PHOENIX (CBSDFW.COM/AP) — An Arizona man accused of plotting an attack at a Prophet Muhammad cartoon contest in North Texas faces a second day of tough questioning from a prosecutor about his knowledge of the shooting.
Abdul Malik Abdul Kareem took the witness stand Tuesday at his trial on charges that he planned the attack last spring in Garland. Prosecutors say he hosted the two gunmen at his home to discuss plans for the attack. Kareem insisted he knew nothing beforehand about the attack and testified about the friends who were killed in a police shootout outside the event.
The 44-year-old moving company owner also underwent questioning about whether he was told that his friends, Elton Simpson and Nadir Soofi, were planning to attack a military base in Arizona. Prosecutors say Kareem also encouraged Simpson and Soofi to carry out violence in the United States in support of Islamic State fighters.
At first, Kareem said a mutual friend mentioned something vague about such a plan by Simpson and Soofi, but Kareem later said he wasn’t paying attention when the comment was made.
Prosecutor Joseph Koehler asked whether such a plan would have been worth mentioning to FBI agents during their interview with Kareem about the Texas attack. “I didn’t think it was anything,” Kareem responded.
Kareem told jurors that he met Simpson and Soofi at Soofi’s pizza restaurant in northwest Phoenix in 2011. The three attended the same mosque.
He described his rift with Simpson, saying he evicted Simpson from his home because he believed Simpson was putting recording devices in his car. Kareem also said he strongly disapproved of Simpson using Kareem’s laptop to watch al-Qaida promotional materials.
“I did not want it in my house,” Kareem said, adding that they eventually reconciled.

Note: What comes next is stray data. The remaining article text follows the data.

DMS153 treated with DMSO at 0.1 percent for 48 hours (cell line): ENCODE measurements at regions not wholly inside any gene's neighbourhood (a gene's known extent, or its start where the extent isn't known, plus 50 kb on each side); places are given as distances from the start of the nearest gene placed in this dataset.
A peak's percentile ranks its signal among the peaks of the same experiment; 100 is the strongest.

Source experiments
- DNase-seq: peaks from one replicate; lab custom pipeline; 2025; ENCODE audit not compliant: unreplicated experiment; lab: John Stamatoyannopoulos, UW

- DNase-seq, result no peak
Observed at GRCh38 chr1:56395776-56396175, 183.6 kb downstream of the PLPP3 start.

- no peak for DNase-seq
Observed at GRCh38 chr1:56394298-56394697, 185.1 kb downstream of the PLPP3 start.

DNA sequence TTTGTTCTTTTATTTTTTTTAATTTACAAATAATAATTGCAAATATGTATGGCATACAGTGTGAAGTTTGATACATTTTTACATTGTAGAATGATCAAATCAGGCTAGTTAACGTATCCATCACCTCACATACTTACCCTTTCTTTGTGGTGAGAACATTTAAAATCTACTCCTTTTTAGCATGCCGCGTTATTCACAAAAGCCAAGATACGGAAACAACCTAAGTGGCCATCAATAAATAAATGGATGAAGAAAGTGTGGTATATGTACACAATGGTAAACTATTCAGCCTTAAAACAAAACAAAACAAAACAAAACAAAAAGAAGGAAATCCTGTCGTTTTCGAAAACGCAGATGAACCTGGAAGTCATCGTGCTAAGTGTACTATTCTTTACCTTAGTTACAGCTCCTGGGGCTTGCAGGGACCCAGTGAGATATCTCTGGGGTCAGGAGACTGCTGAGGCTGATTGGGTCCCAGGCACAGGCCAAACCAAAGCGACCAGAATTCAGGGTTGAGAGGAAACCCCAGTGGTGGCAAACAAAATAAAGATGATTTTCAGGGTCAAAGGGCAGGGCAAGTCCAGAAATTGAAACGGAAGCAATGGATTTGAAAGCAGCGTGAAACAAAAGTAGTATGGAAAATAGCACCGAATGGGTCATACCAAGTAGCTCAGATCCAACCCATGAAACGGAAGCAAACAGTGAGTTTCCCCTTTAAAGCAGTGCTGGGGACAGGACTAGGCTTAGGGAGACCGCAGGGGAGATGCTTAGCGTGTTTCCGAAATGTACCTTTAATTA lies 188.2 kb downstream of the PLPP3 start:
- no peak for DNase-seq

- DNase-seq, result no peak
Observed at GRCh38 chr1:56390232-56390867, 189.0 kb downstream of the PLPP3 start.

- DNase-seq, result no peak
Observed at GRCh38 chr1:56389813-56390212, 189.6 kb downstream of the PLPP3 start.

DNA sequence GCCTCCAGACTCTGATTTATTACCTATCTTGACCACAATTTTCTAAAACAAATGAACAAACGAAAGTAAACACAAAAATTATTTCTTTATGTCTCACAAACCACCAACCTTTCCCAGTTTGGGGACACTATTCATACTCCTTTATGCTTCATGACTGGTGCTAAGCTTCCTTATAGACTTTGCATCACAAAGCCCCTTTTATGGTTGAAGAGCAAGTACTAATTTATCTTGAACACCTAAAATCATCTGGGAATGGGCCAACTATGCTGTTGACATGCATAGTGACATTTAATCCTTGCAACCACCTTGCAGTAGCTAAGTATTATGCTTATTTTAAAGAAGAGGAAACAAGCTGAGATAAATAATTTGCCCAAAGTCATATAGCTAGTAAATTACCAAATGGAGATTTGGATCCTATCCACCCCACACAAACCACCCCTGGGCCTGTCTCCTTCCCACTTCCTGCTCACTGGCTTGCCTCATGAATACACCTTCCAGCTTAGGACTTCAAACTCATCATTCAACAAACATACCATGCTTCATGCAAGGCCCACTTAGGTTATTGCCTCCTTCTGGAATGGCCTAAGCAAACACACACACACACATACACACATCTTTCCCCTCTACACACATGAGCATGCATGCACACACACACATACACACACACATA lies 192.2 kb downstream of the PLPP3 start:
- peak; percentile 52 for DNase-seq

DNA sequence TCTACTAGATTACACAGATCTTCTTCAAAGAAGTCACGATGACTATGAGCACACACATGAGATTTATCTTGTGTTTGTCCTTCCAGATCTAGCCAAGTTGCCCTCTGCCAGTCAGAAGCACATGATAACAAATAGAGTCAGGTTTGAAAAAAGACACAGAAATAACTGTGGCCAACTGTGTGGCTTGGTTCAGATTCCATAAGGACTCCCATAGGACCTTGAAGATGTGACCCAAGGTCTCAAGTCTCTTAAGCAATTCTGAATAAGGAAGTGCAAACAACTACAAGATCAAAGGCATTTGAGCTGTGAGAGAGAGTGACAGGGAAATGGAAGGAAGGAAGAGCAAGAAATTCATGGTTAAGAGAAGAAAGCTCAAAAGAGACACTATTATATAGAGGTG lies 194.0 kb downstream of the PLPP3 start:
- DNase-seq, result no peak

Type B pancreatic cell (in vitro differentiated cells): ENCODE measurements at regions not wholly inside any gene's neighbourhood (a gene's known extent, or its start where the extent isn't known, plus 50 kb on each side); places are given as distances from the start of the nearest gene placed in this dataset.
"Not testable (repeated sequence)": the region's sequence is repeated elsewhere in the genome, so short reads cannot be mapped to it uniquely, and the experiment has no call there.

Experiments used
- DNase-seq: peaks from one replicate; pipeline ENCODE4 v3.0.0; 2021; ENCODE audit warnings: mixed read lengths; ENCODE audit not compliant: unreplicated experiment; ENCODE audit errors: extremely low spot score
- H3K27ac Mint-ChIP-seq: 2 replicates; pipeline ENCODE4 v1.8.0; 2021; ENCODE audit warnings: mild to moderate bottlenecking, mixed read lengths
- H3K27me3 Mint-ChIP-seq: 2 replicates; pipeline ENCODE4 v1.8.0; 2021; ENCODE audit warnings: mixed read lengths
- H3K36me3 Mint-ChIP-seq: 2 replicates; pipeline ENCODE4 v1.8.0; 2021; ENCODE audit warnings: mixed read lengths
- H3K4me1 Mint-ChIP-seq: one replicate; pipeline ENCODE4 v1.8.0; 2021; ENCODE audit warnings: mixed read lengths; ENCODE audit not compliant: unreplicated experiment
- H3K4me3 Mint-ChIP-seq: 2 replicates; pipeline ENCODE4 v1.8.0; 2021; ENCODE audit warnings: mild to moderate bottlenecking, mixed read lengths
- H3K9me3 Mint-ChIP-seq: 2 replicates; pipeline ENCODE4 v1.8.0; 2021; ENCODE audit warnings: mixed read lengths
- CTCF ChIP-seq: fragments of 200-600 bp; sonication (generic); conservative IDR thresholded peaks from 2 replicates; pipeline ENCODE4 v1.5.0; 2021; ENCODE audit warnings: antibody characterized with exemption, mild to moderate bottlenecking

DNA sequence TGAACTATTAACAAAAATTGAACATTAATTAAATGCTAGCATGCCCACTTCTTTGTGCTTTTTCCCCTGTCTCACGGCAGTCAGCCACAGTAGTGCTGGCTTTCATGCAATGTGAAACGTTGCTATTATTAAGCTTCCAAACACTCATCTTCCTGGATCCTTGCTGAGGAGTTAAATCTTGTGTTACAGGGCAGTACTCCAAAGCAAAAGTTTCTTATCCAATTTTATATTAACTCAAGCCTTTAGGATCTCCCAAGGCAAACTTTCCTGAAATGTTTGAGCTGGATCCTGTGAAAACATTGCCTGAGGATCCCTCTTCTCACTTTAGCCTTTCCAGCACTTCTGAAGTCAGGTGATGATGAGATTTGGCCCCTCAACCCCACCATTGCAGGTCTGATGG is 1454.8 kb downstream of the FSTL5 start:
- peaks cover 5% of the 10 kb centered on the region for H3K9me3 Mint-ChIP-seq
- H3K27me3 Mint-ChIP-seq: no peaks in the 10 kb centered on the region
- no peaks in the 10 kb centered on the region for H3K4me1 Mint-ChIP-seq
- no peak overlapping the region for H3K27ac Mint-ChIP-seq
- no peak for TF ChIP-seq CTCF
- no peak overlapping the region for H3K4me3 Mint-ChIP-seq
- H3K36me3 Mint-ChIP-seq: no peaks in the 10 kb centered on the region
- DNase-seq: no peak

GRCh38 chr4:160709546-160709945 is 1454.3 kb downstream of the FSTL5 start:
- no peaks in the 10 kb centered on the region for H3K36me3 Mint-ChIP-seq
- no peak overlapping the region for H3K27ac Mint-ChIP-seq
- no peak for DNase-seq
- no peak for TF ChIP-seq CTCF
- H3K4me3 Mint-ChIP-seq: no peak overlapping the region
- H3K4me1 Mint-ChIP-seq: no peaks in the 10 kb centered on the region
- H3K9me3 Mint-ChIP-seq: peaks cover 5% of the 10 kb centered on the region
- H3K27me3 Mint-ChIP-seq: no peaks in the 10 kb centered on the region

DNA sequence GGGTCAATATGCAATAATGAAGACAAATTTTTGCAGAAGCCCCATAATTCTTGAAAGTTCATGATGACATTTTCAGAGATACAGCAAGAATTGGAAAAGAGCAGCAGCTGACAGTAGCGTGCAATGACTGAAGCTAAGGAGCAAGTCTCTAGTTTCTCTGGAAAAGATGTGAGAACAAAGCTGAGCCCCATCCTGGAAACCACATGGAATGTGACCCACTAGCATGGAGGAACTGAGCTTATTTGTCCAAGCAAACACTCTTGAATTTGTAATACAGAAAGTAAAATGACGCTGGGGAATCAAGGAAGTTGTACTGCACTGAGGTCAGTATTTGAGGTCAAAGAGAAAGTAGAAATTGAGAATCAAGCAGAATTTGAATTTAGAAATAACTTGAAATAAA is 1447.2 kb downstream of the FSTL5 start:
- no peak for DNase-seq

At one point, he wiped his eyes with tissue as he recounted an apology Simpson made to him after standing up Kareem for dinner two days before the attack at the Curtis Culwell Center in Garland.
Kareem is charged with conspiring to provide material support to the Islamic State terrorist group, though it’s unknown whether the attack was inspired by the group or carried out in response to an order from it. He has pleaded not guilty.
Defense lawyers claim the government is using guilt through association to target Kareem.
On the witness stand, he denied the government’s allegation that he asked a one-time roommate if he knew how to make a pipe bomb.
Prosecutors say Kareem inquired about the types of explosives needed to blow up a mall and the stadium in metro Phoenix where the 2015 Super Bowl was held.
Kareem provided his biographical information to jurors, such as having a father who was a police officer in Philadelphia, being raised in a Baptist household and converting to Islam as an adult.
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